Spanglish is that spicy, sometimes tasty, sometimes indigestible mixture of Spanish and English that we hear so much in the United States and other countries with many speakers of both languages. Do you want to know more about this hybrid linguistic variety that has already conquered the world thanks to music despite violating the rules and idiomatic purity? Stay with us and discover the controversial but fun Spanglish!
Spanglish is a linguistic phenomenon mixing Spanish and English in everyday communication. This spontaneous pairing of the two European languages has emerged in the United States and other countries with significant speakers of both languages. Let’s think of Gibraltar, areas of Honduras and Costa Rica, and of course, the entire North of Mexico. Influenced by the Internet and technology, people often tend to absorb terms in English because they ignore specific Spanish words.
Who are the people that speak Spanglish? Well, it is not only immigrants or American citizens with low education but also young people who have been educated in expensive bilingual schools and have used English as the primary language for history or geography. Or simply because it’s “cooler” for them to insert the odd little expression in English.
In short, we will address how this Spanglish has emerged, evolved over time and what its future could be.
The mixture of Spanish and English is a phenomenon that has been around for a while. In the United States, examples of this type of mixing can be found several centuries ago. It must be said that the first European language spoken in that territory was not English but Spanish: Ponce de León arrived in Florida in 1520. John Smith arrived in Virginia in 1607. A few Hispanic settlers and numerous indigenous tribes already spoke in Spanish when the English arrived in North America. Did you know that the Indian Geronimo spoke Spanish?
In the 19th century, the border between Mexico and the United States moved west, and speakers of Spanish and English found themselves in increasingly frequent contact. From Texas to California, but also in enclaves of Louisiana and Florida, words and expressions arose that combined both languages.
But Spanglish, as we know it today, began to emerge in the late 20th century because of the growing presence of Spanish-speaking and bilingual people in the United States: Puerto Ricans in New York, Cubans in Florida, Mexicans in California, etc. In the 1980s and 1990s, Spanglish became even more visible in the media, music, and popular culture. Songs like “La Bamba” by Los Lobos or “Livin’ la Vida Loca” by Ricky Martin included words and expressions in English mixed with Spanish.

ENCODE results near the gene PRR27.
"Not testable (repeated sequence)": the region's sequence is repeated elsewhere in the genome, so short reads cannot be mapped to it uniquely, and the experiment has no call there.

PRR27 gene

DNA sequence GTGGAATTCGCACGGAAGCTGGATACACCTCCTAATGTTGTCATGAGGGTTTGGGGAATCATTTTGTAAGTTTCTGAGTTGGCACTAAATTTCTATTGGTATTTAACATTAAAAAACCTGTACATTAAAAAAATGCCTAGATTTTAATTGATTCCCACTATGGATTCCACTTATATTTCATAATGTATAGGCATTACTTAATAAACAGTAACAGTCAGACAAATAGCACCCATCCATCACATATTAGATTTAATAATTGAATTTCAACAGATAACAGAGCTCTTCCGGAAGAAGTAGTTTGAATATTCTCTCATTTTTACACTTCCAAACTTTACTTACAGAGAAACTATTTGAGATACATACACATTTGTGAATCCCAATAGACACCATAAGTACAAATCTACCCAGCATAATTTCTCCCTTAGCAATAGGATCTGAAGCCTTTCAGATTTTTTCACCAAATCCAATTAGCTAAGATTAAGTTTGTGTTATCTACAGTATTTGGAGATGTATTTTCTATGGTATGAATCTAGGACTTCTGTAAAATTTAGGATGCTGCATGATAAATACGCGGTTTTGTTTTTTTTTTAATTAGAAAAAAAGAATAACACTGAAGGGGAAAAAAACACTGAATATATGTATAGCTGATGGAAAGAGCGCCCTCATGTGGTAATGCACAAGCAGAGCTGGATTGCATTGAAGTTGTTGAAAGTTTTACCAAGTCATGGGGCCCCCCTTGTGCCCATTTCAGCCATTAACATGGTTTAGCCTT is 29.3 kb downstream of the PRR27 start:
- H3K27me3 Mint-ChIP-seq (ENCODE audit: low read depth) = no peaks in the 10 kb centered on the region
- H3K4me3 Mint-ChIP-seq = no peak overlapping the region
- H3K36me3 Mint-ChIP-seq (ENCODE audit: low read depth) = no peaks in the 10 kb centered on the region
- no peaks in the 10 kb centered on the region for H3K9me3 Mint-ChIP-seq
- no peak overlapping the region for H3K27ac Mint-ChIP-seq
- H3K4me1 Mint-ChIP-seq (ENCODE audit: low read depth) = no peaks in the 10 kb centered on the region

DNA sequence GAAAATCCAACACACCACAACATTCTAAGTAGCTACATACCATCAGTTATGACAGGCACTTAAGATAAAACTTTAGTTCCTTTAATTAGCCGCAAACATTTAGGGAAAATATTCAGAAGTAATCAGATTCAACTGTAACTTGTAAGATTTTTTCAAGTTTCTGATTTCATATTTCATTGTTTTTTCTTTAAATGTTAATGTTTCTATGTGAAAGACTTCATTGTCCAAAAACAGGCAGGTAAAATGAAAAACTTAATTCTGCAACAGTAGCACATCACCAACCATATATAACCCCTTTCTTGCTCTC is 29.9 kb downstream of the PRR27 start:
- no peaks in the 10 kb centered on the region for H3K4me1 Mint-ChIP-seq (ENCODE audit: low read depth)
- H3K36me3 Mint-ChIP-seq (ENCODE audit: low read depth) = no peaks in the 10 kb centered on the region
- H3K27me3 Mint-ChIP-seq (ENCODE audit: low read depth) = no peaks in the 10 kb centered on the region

Spanglish integrates English words and expressions into a Spanish sentence and vice versa. Let’s see more characteristics and examples of this mestizo or hybrid speech that is already on the lips of many millions of people.
Substitution of Spanish words by their equivalent in English. For example, “Te gusta mi nuevo sweater?” which means “Do you like my new sweater?”.
Use of words and expressions in English that are integrated into a sentence in Spanish. For example, “Voy a hacer shopping” means “I’m going shopping.”
Creation of new words that combine elements of both languages. For example, “troca” instead of “camioneta,” which means pickup truck, or “lonche” instead of “lunch.” “Guachiman” instead of Vigilante, which means watchman.
Use of words in Spanish with a meaning different from the original. For example, “estar constipado” is suppose to mean “to be constipated.” But in Spanish, constipation means to have a cold. The best is this: vaciar la carpeta, from vacuum the carpet; this sounds funny because in Spanish, it would be aspirar la alfombra, while vaciar la carpeta would mean literally empty the folder. This one is my favorite: deliberar las groserías is supposed to mean deliver the supermarket purchases, but deliverar las groserías, would mean something like express your insults… It’s funny but also absurd.
We have heard these examples, which denote a phenomenon of acculturation by Spanish speakers. In fact, it must be said that Spanglish is not accepted by most Spanish and English speakers. Because it’s a form of “language poverty,” a degraded language, and most people, consider it essential to keep the two languages separate and pure.
As for its future, it is difficult to predict with certainty what will happen to Spanglish. Some experts believe it may continue to evolve and expand as more Spanish speakers interact with the English language and culture. There are already 50 million Hispanics in the United States. Others suggest Spanglish is the manifestation of a retreating Spanish, crushed by English because as Spanish speakers become more integrated into American society and culture, English becomes more dominant.
However, in the field of music, it is possible to foresee a real fusion between Spanish and English. It can already be seen in artists like Pitbull, Bad Bunny, J Balvin, or Shakira herself, who mix both languages in their songs in a fluid and natural way. This fusion can also be seen in the use of Spanish terms in American popular culture, such as “taco Tuesday” or “fiesta.”
I couldn’t believe it when I found out, but it turns out that there are hundreds of words of Spanish origin in the English language. Look at this list… Fiesta, Siesta, Adiós, Plaza, Salsa, Sombrero, etc, etc…
This crossover between the two languages may be reflected in a greater acceptance of Spanglish in the future. As the Spanish-speaking population in the United States grows, Spanglish might be used as a form of everyday communication, but primarily informal and familiar. Its use may be acceptable or inappropriate, depending on the circumstances. But who knows, it’s also possible that Spanglish will evolve into its own language variety, a melting pot language with its own rules and conventions. What do you think? I appreciate your comments below.